It looks like the AT200 isn’t the only Toshiba tablet poised to land in time for the holidays. The company just announced the Thrive 7″, a (surprise!) 7-inch version of the original. Like its big brother, it runs on Tegra 2 and packs twin 5 MP / 2 MP cameras, though this time around that textured, rubberized back isn’t removable, and the rear-facing camera comes paired with an LED flash. As you’d expect, in exchange for a smaller form factor (0.88 pounds, half an inch thick), you’ll be giving up the full-sized ports that made the original so unique. Instead, it offers a more typical selection, including mini-USB and micro-HDMI sockets, a headphone jack, docking connector and a microSD slot. Like pretty much every 7- and 8-incher trickling into the market, it runs Android 3.2, and Toshiba did us the favor of leaving it completely unskinned (it did include Swype as a keyboard option, though). No word yet on pricing or availability, though a Toshiba rep confirmed that 16GB and 32GB models will go on sale by early December with a starting price of “less than $400.” How low is Toshiba willing to go? Your guess is good as ours but until then, you can meet us past the break for some early impressions and a short vid, too.
First rule of expensive electronics 101 is don’t get’em wet. For the Japanese, however, a waterproof gadget option’s a welcome value-add to time spent soaking in that ofuro. We first got a sneak peek at DoCoMo’s H2O-resistant LTE Fujitsu tablet just last week, and now the company’s making the announcement official. Joining the Arrows Tab LTE F-01D on the carrier’s new 4G Xi (read: Crossy) network is our good Samsung friend, the Galaxy Tab 10.1 LTE SC-01D. Both slates are set to hit the operator’s Japanese airwaves next month, with Sammy’s bowing in early October and Fujitsu’s model landing a few weeks later. While we’re already privy to all the internal guts and glory of the former tab, we finally have some spec confirmation on the Arrows. The 10.1-incher boasts a WXGA display, dual-core processor running Android 3.2, 1.3 megapixel front-facing / 5 megapixel rear camera setup, up to 32GB of storage and that ever useful waterproofing. Try not to be too jealous, statesiders — there’s always that glimmer of FCC filing hope.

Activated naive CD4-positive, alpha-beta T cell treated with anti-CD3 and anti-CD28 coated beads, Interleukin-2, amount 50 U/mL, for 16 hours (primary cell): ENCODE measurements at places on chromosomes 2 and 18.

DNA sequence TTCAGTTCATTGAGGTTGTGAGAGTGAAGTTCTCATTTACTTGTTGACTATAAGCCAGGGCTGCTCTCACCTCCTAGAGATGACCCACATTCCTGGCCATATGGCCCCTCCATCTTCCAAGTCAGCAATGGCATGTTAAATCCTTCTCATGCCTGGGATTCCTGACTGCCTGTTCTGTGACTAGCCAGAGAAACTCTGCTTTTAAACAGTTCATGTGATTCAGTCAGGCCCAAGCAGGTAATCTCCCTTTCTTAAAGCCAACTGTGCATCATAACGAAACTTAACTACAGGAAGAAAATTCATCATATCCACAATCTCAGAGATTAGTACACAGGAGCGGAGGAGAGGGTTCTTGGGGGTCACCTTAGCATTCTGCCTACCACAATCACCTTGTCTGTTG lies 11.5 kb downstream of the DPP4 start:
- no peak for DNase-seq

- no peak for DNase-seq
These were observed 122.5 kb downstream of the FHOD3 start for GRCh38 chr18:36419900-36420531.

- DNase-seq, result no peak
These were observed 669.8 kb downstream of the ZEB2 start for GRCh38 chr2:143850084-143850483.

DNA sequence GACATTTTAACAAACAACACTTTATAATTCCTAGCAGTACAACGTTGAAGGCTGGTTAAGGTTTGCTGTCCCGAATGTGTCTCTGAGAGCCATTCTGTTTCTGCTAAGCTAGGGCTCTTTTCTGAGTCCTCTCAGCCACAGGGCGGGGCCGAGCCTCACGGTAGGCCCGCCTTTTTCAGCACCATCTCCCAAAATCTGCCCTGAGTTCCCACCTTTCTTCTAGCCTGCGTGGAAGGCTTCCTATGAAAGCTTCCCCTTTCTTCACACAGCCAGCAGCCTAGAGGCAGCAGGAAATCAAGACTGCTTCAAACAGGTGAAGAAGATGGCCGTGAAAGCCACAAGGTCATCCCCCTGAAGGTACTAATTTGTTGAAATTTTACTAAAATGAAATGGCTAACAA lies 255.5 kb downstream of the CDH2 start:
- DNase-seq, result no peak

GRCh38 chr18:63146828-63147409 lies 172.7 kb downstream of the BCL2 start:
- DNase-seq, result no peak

Looks like the T408has company. Velocity Micro today announced the Cruz T410, the bigger brother to the recently unveiled eight-inch T408. The 10-inch tablet rocks similar specs as its smaller sibling, including a 1GHz Cortex A8 processor, Android 2.3, a front-facing camera, WiFi, and pre-loaded Amazon content. The budget Android tablet will be available this month, running $299.99 — $60 more than the T408, but still fairly affordable in the tablet world. Press release is after the break.
During a sitdown with reporters yesterday, NVIDIA Chief Executive Jen-Hsun Huang discussed his company’s near- and long-term financial outlook, while providing some insight into the chipmaker’s quad-core future. According to Huang, NVIDIA expects to rake in between $4.7 and $5 billion in revenue during fiscal year 2013, with revenue from its mobile chip unit projected to mushroom tenfold by 2015, to a whopping $20 billion. Huang acknowledged that these predictions could be affected by external factors, including the ongoing patent wars between tablet and smartphone manufacturers, but didn’t seem too concerned about their immediate impact. “At this point, it looks like it’s much ado about nothing,” he said. In fact, Huang foresees rather robust growth in the mobile processing sector, estimating that there are about 100 million devices that will need chips this year — a figure that could soon rise to one billion, on the strength of more affordable handsets, efficient ARM processors and the rise of ultra-thin notebooks. And, despite his recent disappointment, Huang expects Android tablets to comprise a full 50 percent of the market in the near future, claiming that NVIDIA’s Tegra chips can currently be found in 70 percent of all slates running Google’s OS, and about half of all Android-based smartphones.